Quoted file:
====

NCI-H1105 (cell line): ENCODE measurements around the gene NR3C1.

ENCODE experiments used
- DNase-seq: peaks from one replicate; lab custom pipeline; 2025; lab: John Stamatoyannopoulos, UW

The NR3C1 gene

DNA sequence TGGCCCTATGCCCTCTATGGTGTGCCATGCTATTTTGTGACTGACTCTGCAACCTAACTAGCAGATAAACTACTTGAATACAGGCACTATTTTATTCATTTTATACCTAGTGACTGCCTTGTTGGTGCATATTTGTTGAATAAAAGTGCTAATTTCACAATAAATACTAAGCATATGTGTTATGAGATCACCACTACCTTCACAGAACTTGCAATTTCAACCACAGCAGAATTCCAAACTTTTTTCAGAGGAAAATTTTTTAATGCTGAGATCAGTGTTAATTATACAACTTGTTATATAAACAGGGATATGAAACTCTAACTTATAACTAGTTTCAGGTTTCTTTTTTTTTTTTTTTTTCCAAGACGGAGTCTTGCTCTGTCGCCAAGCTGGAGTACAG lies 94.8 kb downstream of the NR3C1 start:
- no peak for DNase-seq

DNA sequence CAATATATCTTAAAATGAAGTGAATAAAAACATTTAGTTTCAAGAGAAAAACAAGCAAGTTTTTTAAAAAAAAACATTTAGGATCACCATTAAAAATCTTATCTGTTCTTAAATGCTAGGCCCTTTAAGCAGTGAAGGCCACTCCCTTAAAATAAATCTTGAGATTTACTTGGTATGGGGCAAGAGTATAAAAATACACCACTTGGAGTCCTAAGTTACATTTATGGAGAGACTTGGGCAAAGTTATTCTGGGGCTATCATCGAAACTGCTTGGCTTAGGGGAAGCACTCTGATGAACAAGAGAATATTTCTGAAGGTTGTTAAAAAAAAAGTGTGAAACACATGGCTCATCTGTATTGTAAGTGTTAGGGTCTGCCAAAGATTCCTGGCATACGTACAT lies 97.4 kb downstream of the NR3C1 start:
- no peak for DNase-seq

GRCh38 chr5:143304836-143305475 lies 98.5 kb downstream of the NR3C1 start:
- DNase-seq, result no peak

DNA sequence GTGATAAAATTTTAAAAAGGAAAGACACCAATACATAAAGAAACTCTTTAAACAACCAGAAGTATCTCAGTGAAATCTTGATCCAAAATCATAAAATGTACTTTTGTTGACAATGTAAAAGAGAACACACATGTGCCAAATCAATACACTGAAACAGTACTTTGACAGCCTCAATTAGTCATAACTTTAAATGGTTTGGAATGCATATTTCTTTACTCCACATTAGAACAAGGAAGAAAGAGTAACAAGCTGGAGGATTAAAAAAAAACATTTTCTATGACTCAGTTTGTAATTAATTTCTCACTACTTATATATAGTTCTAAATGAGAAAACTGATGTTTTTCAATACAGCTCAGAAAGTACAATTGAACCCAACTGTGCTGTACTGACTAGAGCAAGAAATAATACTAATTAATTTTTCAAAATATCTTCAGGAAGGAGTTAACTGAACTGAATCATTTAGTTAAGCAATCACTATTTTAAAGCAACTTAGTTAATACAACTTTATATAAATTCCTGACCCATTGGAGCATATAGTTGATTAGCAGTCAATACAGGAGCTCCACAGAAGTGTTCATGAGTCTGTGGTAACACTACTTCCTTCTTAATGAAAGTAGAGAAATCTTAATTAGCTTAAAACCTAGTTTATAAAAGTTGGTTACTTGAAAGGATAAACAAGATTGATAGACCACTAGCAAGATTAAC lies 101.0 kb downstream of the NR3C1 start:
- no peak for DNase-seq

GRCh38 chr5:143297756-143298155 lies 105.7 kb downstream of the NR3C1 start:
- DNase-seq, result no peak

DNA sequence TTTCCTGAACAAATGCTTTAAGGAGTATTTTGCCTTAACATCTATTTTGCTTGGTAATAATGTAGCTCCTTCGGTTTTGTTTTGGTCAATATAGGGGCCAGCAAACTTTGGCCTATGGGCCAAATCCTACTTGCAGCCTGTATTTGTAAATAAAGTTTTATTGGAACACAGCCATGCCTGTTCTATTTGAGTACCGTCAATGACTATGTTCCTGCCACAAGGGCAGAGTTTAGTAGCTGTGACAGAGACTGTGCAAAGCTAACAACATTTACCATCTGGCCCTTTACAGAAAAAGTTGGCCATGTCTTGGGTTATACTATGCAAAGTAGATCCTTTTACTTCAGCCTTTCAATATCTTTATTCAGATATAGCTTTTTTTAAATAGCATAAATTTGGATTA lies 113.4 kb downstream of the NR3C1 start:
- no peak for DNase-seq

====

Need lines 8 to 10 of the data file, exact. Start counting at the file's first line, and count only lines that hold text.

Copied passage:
- no peak for DNase-seq

GRCh38 chr5:143304836-143305475 lies 98.5 kb downstream of the NR3C1 start:
- DNase-seq, result no peak